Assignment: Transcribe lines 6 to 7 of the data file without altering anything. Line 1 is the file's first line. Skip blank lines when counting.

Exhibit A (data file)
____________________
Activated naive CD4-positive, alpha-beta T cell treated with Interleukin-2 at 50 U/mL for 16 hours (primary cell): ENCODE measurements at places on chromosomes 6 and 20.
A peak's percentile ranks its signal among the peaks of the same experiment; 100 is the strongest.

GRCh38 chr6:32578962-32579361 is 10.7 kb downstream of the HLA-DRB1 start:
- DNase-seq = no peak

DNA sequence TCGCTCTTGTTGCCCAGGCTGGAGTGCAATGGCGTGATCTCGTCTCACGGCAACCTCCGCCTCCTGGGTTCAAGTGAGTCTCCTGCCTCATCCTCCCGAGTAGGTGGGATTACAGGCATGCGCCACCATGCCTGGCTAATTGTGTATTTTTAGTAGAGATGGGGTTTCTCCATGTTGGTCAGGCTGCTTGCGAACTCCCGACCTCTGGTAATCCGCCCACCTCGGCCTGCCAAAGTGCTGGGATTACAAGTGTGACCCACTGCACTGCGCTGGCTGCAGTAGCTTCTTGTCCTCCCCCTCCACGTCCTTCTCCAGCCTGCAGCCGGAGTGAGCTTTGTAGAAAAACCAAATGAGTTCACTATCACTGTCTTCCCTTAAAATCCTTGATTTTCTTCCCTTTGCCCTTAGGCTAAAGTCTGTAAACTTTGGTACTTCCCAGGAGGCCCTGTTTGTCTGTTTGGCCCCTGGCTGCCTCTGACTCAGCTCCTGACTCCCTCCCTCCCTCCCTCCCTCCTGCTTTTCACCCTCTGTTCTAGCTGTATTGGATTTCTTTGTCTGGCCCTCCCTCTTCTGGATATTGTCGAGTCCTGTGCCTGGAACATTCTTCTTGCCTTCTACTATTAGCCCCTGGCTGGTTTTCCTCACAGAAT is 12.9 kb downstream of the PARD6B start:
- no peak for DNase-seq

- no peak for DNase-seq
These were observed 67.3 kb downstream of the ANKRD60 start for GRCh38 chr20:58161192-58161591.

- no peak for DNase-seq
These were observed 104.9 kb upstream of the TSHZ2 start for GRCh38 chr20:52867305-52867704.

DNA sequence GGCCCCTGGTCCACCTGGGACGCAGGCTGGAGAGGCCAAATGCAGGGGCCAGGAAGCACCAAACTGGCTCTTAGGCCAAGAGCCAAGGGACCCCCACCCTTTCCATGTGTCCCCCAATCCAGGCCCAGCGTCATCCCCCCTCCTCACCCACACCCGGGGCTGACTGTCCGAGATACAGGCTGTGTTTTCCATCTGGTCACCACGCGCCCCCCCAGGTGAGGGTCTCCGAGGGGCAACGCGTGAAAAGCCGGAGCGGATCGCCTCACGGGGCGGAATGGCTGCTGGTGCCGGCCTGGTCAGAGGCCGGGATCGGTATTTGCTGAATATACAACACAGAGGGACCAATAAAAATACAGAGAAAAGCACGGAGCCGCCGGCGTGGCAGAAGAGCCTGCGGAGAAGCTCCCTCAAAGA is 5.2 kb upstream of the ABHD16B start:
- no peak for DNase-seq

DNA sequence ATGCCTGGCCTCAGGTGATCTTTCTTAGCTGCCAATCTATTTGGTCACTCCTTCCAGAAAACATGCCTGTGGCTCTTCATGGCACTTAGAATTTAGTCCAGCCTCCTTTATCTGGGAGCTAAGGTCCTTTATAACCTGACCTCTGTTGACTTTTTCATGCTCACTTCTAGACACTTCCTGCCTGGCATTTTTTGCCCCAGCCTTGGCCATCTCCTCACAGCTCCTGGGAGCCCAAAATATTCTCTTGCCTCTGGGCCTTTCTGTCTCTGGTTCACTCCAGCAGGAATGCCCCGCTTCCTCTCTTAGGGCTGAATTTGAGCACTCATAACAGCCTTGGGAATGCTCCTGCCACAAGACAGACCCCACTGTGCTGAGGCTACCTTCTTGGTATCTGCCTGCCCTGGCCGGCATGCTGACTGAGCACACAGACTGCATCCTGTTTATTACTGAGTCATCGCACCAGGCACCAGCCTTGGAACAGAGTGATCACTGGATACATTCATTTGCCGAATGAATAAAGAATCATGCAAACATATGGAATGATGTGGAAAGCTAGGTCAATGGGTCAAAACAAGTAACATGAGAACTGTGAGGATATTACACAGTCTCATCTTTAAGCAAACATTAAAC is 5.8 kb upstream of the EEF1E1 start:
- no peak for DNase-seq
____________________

- no peak for DNase-seq

- no peak for DNase-seq